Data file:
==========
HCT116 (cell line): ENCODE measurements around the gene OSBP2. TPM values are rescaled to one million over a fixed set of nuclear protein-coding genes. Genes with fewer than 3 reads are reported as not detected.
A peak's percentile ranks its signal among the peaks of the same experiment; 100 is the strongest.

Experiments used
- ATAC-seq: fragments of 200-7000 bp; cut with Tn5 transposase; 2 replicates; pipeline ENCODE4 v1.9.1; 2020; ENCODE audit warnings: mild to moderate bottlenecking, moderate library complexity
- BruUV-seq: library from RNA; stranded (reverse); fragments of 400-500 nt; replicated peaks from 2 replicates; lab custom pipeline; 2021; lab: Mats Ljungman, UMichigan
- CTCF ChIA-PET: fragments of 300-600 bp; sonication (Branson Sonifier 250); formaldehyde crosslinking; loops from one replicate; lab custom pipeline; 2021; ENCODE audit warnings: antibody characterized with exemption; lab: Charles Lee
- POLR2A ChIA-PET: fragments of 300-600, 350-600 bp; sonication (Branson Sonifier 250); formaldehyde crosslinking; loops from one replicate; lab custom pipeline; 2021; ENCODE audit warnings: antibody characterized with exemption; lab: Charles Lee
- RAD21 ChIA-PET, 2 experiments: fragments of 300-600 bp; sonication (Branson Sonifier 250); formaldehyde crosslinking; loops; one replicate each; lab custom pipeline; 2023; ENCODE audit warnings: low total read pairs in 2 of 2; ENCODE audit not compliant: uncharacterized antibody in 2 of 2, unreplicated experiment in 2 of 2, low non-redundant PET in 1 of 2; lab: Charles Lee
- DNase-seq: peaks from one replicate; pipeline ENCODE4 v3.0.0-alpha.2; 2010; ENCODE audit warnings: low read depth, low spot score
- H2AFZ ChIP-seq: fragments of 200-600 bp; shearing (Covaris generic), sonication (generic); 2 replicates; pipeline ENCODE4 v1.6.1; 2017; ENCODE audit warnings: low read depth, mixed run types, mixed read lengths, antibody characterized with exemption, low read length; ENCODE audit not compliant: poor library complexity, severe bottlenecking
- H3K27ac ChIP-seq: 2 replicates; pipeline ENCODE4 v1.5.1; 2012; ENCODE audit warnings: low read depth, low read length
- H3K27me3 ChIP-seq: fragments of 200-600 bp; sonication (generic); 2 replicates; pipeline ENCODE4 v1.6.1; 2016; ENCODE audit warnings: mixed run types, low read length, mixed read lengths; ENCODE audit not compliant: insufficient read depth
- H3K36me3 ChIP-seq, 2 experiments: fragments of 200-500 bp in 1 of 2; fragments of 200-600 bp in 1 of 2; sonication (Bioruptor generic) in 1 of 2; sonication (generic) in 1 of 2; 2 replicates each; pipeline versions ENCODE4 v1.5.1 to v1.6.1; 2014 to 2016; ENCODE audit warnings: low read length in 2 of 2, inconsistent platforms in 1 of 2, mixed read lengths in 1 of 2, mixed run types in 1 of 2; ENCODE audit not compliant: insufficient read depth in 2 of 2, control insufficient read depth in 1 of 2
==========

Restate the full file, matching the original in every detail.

HCT116 (cell line): ENCODE measurements around the gene OSBP2. TPM values are rescaled to one million over a fixed set of nuclear protein-coding genes. Genes with fewer than 3 reads are reported as not detected.
A peak's percentile ranks its signal among the peaks of the same experiment; 100 is the strongest.

Experiments used
- ATAC-seq: fragments of 200-7000 bp; cut with Tn5 transposase; 2 replicates; pipeline ENCODE4 v1.9.1; 2020; ENCODE audit warnings: mild to moderate bottlenecking, moderate library complexity
- BruUV-seq: library from RNA; stranded (reverse); fragments of 400-500 nt; replicated peaks from 2 replicates; lab custom pipeline; 2021; lab: Mats Ljungman, UMichigan
- CTCF ChIA-PET: fragments of 300-600 bp; sonication (Branson Sonifier 250); formaldehyde crosslinking; loops from one replicate; lab custom pipeline; 2021; ENCODE audit warnings: antibody characterized with exemption; lab: Charles Lee
- POLR2A ChIA-PET: fragments of 300-600, 350-600 bp; sonication (Branson Sonifier 250); formaldehyde crosslinking; loops from one replicate; lab custom pipeline; 2021; ENCODE audit warnings: antibody characterized with exemption; lab: Charles Lee
- RAD21 ChIA-PET, 2 experiments: fragments of 300-600 bp; sonication (Branson Sonifier 250); formaldehyde crosslinking; loops; one replicate each; lab custom pipeline; 2023; ENCODE audit warnings: low total read pairs in 2 of 2; ENCODE audit not compliant: uncharacterized antibody in 2 of 2, unreplicated experiment in 2 of 2, low non-redundant PET in 1 of 2; lab: Charles Lee
- DNase-seq: peaks from one replicate; pipeline ENCODE4 v3.0.0-alpha.2; 2010; ENCODE audit warnings: low read depth, low spot score
- H2AFZ ChIP-seq: fragments of 200-600 bp; shearing (Covaris generic), sonication (generic); 2 replicates; pipeline ENCODE4 v1.6.1; 2017; ENCODE audit warnings: low read depth, mixed run types, mixed read lengths, antibody characterized with exemption, low read length; ENCODE audit not compliant: poor library complexity, severe bottlenecking
- H3K27ac ChIP-seq: 2 replicates; pipeline ENCODE4 v1.5.1; 2012; ENCODE audit warnings: low read depth, low read length
- H3K27me3 ChIP-seq: fragments of 200-600 bp; sonication (generic); 2 replicates; pipeline ENCODE4 v1.6.1; 2016; ENCODE audit warnings: mixed run types, low read length, mixed read lengths; ENCODE audit not compliant: insufficient read depth
- H3K36me3 ChIP-seq, 2 experiments: fragments of 200-500 bp in 1 of 2; fragments of 200-600 bp in 1 of 2; sonication (Bioruptor generic) in 1 of 2; sonication (generic) in 1 of 2; 2 replicates each; pipeline versions ENCODE4 v1.5.1 to v1.6.1; 2014 to 2016; ENCODE audit warnings: low read length in 2 of 2, inconsistent platforms in 1 of 2, mixed read lengths in 1 of 2, mixed run types in 1 of 2; ENCODE audit not compliant: insufficient read depth in 2 of 2, control insufficient read depth in 1 of 2